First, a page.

Picture this: you are playing laser tag with your friends, and there are two teams. Your goal is to eliminate everyone on the opposite team while keeping your friends on your team safe. Everything is going well, and you’re eliminating your opponents left and right. But then something goes wrong: you tag out someone from your own team.
Although it seems simple, a game of laser tag is similar to what our immune system does when it fights foreign invaders. More specifically, autoimmunity can be likened to eliminating someone on your own team; it is when our immune cells target self-cells instead of foreigners.
Autoimmune disease is also known as autoimmunity. Before we discuss further what autoimmunity is and how it is caused, let’s take a second to recap on what we’ve learned about the immune system so far.
Immune System Recap
The immune system is our mechanism of defense against foreign invaders like bacteria, viruses, and other infections. An important aspect of the immune system is that it must determine what is harmless and what is harmful; things that are “self” are harmless, and the immune system will not respond or kill them. What our bodies do attack are foreign pathogens, which can cause our bodies harm.
What is autoimmunity?
Autoimmunity is when there is an immune response to self-cells that causes disease.
Normally, our immune cells have “tolerance”; specifically, they have “self-tolerance” which means that there is no immune response to particles and cells that are naturally occurring in our bodies – examples of things that we have tolerance to are the harmless bacteria that live in our gut and the foreign food particles we eat. We don’t want our immune systems responding to these things because they are not causing our bodies any harm.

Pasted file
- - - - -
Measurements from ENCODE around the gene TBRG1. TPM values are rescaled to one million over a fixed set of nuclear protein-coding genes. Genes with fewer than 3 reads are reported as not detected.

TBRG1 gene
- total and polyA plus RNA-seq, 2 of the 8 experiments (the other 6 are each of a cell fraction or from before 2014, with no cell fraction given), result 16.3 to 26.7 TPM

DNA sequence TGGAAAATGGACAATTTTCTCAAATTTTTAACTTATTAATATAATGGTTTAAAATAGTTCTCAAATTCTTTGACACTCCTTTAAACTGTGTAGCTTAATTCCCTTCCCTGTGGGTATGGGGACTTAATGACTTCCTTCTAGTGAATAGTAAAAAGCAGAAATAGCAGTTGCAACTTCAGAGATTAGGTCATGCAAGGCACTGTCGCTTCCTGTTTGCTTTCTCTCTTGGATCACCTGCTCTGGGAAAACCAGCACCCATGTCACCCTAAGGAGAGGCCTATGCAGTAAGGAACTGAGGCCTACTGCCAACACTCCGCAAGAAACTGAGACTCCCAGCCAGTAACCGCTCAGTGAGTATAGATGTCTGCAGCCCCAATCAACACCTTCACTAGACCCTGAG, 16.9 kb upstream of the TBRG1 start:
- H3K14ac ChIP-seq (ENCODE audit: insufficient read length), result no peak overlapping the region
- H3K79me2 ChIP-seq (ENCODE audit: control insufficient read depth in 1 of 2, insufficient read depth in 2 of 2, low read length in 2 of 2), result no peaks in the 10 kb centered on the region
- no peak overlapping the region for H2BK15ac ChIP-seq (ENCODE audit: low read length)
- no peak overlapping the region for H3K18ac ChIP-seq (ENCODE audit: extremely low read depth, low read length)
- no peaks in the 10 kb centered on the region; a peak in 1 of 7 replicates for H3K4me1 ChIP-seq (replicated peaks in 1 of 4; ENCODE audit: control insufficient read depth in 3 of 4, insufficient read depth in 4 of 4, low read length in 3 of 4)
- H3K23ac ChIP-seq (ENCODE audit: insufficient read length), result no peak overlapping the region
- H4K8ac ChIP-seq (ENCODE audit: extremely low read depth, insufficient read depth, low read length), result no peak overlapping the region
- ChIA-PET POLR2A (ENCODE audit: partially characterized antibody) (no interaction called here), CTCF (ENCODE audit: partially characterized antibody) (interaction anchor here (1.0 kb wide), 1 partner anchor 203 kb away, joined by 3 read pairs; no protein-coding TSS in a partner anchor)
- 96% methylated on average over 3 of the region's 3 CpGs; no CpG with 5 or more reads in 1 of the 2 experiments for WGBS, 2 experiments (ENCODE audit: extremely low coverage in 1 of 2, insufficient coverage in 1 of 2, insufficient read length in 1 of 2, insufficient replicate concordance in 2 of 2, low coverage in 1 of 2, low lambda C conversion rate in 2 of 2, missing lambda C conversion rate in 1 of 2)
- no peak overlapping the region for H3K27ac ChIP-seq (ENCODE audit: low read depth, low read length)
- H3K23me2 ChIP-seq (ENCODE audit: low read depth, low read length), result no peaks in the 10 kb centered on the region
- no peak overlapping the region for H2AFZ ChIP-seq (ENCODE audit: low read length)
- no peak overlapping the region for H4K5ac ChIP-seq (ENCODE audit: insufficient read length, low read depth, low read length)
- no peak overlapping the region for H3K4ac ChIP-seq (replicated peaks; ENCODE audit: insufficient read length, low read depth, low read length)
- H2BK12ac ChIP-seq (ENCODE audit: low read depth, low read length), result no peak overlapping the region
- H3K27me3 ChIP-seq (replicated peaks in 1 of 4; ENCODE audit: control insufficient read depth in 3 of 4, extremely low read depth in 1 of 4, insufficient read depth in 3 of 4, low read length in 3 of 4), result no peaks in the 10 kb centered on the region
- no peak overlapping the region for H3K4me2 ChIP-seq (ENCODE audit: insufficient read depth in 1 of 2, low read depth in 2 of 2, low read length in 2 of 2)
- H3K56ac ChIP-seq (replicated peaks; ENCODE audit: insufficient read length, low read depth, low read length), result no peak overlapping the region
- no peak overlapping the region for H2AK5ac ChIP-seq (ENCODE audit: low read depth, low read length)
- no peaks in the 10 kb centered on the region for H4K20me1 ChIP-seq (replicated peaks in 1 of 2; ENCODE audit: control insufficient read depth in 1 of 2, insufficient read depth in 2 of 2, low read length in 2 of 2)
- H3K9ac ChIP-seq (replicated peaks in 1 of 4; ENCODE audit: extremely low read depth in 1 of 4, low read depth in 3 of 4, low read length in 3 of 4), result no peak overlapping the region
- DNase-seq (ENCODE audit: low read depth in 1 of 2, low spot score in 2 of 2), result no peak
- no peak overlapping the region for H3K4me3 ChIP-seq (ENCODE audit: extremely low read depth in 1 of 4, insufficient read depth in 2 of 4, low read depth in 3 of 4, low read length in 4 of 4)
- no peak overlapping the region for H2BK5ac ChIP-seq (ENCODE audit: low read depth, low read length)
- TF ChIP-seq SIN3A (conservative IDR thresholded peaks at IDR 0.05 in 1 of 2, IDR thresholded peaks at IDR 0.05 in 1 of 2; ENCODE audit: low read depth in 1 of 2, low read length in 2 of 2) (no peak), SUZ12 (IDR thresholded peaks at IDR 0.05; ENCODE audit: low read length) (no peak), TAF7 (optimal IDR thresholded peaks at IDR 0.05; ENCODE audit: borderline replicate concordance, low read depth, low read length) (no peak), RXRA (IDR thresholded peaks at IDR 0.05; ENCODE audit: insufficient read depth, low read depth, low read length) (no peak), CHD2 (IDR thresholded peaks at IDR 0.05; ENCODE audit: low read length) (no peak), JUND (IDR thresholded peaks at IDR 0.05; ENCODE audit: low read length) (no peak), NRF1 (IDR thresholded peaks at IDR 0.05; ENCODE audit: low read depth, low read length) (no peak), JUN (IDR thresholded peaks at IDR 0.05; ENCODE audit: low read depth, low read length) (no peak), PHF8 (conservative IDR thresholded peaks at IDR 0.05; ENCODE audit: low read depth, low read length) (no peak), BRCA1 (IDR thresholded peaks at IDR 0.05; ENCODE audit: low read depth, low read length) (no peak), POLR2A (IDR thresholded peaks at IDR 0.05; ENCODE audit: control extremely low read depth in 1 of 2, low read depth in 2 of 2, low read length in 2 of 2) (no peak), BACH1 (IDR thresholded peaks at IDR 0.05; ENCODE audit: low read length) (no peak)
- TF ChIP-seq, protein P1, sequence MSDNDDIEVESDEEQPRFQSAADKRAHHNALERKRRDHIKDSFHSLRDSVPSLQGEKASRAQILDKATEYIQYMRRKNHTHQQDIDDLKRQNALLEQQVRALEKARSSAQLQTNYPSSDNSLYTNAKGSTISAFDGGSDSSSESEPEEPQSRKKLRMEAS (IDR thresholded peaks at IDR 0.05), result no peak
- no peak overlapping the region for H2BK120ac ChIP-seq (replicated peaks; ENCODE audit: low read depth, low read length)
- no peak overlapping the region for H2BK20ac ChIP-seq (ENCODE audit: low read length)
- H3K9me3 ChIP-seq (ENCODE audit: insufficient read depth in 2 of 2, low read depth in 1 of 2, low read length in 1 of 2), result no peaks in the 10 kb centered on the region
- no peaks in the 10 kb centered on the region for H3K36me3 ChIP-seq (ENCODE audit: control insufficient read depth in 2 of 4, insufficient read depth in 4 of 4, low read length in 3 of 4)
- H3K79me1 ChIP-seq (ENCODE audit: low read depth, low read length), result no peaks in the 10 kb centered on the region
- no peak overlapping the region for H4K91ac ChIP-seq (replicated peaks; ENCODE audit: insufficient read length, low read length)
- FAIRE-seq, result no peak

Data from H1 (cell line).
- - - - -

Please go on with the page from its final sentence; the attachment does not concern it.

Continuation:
Cells are taught tolerance in the bone marrow and thymus, two organs that play important roles in the immune system. You can think of bone marrow and the thymus as teachers at school who educate the immune cells to not attack self-cells and particles.
When we do have an immune response to cells that are harmless, this results in autoimmunity, which causes the destruction of tissues and inflammation as immune cells kill self-cells.
What Causes Autoimmunity?
Although we understand how autoimmunity works, the exact cause is still unknown. The key aspect of autoimmunity is that it occurs when immune cell tolerance is broken. Tolerance can be broken as a result of taking certain drugs or environmental factors; it could also result from an infection where a foreign pathogen is very good at tricking the immune system. In this situation, instead of immune cells killing the harmful, foreign cells, they kill self-cells instead. With autoimmunity, the immune system becomes confused and cannot provide the correct mechanisms of response and kill the right cells.